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Friday, November 6, 2009

2009 Booker Prize Winner "Wolf Hall" by Hilary Mantel (Reviewed by Liviu Suciu)



Hilary Mantel at Wikipedia
Order Wolf Hall Here
Watch the Author Reading an Excerpt

INTRODUCTION: This year's Man Booker shortlist about which I did an earlier post turned out to contain several books of great interest to me including the eventual winner.

"Wolf Hall" by H. Mantel is historical fiction with strong sff associational ties in superb world building and deep immersion in a distant but also familiar universe. I found myself in complete agreement with noted sff critic and writer Adam Roberts' claim about "Wolf Hall":
"if Mantel had tossed in a dragon or two, she'd have been a shoo-in for the British Fantasy Award", so unbelievably good is the recreation of 16th century England here.

While Ms. Mantel has written quite a few novels prior to this one, the only one I have previously read is the extraordinary "A Place of Greater Safety" about the life of an young man and his closest two friends who just happen to play an unexpectedly important role in history. I read the 750+ page "A Place of Greater Safety" several times across the years since its US publication in the mid-90's, most recently after finishing "Wolf Hall" this October and while "Wolf Hall" is clearly more accomplished as fiction, "A Place of Greater Safety" is still the more interesting one for me.

"Wolf Hall" stands at a more modest 550+ pages but in another sff tradition it is just the first part of a planned duology that follows the life and career of
Thomas Cromwell the (in)famous minister of Henry VIII and architect of the English Reformation. "Wolf Hall" follows Thomas from his very unpromising beginning as the abused son of a violent village blacksmith to his rise in Chancellor Wolsey service and later in the king's council.

OVERVIEW/ANALYSIS: Since the Tudor era is not one of my main interests in history/historical fiction, I have waited for the US release and a chance to browse "Wolf Hall" before deciding if I want to read it. However the moment I opened it, I was hooked and I *had* to get it then and read from it in any free time I had. Because the novel is dense and relatively long, it took me several days to finish it, and while the last 100 pages are a bit too much of a filler for the next volume and should have been done in 50 maybe, the first 450 or so are almost perfect.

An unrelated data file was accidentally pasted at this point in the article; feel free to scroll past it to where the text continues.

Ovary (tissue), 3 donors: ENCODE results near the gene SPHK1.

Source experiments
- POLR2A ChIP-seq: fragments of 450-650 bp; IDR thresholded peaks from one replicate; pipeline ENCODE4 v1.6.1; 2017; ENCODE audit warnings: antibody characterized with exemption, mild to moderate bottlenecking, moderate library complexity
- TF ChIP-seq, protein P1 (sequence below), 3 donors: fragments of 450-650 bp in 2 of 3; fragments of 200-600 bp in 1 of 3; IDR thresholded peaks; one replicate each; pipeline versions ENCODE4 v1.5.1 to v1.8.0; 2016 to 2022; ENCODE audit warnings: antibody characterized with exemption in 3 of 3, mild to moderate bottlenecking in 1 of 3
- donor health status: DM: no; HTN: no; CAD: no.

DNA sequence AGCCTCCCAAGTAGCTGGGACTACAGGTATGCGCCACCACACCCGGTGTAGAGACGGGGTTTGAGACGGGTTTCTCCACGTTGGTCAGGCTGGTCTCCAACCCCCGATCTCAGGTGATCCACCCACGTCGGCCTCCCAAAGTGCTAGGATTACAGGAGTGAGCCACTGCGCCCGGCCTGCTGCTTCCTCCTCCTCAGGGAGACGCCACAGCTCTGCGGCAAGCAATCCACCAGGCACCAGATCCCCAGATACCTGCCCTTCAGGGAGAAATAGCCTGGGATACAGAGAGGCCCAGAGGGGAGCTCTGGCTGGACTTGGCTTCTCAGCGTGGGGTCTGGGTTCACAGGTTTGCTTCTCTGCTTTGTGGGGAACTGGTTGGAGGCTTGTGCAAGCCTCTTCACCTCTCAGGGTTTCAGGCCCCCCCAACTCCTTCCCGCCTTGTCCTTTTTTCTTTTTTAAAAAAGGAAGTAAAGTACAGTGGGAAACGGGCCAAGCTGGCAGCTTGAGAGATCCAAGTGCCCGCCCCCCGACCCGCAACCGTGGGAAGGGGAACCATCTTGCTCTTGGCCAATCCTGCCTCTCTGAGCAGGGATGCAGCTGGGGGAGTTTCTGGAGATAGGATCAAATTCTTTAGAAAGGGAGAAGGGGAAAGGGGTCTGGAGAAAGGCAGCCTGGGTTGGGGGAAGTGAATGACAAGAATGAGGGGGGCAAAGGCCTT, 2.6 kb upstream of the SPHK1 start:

The novel alternates pov very frequently, switching from Thomas third person (usually denoted by "he") to various characters which are generally named ("Anne", "Wolsey") sometimes from paragraph to paragraph, so it requires constant attention.

The cast is panoramic though one surprise I had was the relative lack of centrality of Henry VIII, whom despite being the focus of so much of the attention of the characters, is present relatively less directly in the book, though some of the scenes with him are truly memorable.

Outside Thomas Cromwell who is an absolutely fascinating though still mysterious character - even after 550 pages - the main "historical" characters are Cardinal Wolsey and Anne Boleyn, while we get less than a flattering picture of the "sainted" Thomas More who is busy burning heretics and using any means to obtain the necessary proofs for that. After all in More's vision a promise or even an oath to a heretic is not binding...

In contrast Cromwell is pragmatic and wants to advance himself and England, while he protects as much as he can the protestant inclined theologians, booksellers and printers. Also the family life of the two is sharply contrasted again in a surprising way at least from the usual conventional story we "know"...

Anne is less fascinating than I expected though she is believable as holding Henry's interest for so long and finally getting her wish of becoming Queen with Cromwell's help, wish that of course means the split with Rome since the only way Henry can get a divorce from Catherine the aunt of the powerful king of Spain and "jailer" of the Pope is by essentially granting one himself.

This passage which in many ways is the crucial one of the book at least for the political/religious action shows Cromwell at his best in helping Henry take the necessary decisive step: